The task of calculating which outputs these photons will emerge from, an operation known as boson sampling, grows well beyond the capabilities of classical computers the more photons are involved. The new computers accurately resolved what paths the photons would take — three photons with Broome and his colleagues' machine and four in Walmsley and his collaborators' device.
Since boson-sampling computing is in its infancy, it remains uncertain whether these computers can solve problems beyond boson sampling. Still, this research suggests that computers based on quantum physics could indeed tackle problems beyond the reach of classical computers.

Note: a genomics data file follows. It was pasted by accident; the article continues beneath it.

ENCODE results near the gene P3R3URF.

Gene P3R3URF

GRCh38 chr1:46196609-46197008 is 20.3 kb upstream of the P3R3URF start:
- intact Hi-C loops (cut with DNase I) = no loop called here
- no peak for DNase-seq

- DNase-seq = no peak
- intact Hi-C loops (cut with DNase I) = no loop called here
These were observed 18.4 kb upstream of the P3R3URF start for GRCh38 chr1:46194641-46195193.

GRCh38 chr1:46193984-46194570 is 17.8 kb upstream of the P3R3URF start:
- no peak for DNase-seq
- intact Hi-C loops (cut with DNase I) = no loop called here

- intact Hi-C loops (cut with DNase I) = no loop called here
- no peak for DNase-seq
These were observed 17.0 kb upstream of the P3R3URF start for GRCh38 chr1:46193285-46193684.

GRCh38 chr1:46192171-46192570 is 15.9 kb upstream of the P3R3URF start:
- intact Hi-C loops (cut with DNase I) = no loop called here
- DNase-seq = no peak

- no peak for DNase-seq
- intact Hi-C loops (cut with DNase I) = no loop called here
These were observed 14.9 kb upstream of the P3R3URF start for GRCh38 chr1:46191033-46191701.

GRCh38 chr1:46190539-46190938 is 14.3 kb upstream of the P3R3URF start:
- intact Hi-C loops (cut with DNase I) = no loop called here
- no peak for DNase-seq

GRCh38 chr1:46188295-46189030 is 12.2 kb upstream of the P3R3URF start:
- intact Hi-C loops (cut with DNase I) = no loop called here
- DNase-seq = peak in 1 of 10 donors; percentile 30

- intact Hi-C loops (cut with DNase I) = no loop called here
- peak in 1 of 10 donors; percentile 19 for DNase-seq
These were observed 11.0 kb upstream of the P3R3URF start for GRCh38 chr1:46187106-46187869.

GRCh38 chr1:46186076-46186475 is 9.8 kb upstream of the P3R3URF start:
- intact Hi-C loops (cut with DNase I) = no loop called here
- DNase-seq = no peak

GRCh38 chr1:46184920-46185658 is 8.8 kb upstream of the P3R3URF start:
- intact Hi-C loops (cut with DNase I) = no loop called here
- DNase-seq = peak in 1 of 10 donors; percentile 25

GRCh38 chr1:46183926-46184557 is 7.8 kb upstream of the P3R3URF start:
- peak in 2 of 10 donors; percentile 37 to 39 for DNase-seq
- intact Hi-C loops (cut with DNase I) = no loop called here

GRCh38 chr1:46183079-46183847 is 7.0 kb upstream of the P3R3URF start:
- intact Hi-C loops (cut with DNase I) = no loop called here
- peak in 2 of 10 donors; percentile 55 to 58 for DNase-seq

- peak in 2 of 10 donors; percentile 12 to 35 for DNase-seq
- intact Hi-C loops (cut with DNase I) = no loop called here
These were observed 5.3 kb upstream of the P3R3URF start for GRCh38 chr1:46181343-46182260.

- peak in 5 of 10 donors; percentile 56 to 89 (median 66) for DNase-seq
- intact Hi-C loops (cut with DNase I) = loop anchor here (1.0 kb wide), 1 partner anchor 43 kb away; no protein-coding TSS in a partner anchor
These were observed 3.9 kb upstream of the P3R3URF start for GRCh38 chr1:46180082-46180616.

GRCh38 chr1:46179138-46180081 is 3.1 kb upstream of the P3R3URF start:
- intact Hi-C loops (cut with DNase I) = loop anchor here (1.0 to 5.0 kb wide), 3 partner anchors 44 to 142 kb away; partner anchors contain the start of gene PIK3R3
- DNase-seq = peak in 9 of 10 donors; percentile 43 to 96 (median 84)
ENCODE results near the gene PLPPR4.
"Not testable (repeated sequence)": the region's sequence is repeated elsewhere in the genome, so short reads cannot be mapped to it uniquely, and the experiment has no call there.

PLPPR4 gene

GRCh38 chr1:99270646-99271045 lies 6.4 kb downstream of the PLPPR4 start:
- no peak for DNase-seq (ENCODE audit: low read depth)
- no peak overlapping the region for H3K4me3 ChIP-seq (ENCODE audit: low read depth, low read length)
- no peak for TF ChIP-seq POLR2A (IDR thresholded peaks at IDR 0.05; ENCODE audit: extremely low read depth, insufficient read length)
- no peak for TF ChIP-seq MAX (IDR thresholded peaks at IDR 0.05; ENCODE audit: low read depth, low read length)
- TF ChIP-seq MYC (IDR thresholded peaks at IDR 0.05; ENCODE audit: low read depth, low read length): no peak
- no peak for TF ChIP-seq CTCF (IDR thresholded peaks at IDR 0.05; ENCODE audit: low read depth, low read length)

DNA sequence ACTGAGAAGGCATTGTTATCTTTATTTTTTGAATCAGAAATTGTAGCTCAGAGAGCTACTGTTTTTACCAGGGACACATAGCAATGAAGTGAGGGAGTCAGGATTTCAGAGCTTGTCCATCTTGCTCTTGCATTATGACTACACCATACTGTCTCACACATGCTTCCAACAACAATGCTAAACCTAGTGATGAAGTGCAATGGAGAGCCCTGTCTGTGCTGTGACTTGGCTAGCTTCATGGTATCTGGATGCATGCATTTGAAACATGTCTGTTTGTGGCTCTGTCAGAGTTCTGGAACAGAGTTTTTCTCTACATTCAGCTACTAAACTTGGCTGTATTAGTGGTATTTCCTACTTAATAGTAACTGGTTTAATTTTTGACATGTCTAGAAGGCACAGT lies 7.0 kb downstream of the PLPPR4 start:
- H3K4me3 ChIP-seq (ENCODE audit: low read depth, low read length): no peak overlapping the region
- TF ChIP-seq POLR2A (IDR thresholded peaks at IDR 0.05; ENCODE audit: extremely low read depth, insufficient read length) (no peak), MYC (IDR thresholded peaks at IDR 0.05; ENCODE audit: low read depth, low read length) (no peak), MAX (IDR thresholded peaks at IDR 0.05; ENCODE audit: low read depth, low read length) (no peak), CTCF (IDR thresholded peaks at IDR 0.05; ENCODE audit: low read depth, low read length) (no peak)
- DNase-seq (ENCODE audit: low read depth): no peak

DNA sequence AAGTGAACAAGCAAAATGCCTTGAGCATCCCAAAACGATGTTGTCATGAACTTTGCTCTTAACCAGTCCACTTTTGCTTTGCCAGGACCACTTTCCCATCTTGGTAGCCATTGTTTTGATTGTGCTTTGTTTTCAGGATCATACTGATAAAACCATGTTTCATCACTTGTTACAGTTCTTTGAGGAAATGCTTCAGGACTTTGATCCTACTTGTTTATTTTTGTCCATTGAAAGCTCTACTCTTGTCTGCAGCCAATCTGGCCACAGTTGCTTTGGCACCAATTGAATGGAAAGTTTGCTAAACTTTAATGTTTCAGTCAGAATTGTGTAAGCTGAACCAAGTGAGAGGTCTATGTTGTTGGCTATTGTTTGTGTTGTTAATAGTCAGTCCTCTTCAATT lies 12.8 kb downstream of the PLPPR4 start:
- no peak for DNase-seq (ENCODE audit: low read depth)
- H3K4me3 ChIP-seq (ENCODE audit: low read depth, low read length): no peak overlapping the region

Previously, there was nothing to say "that anything you can do on a quantum computer you can't do on a normal computer, which leaves in question the necessity for quantum computers," Broome said. "Now, with boson sampling, we're coming up with machines based on quantum physics that can attack problems strongly believed to be intractable for classical computers."
In the future, "it would be great to push these computers toward more photons to tackle problems that would be challenging to simulate on normal computers," study coauthor Walmsley added. Using about 20 to 30 photons would be a problem beyond the capabilities of classical computers.
Both research teams detailed their findings online Dec. 20 in the journal Science.
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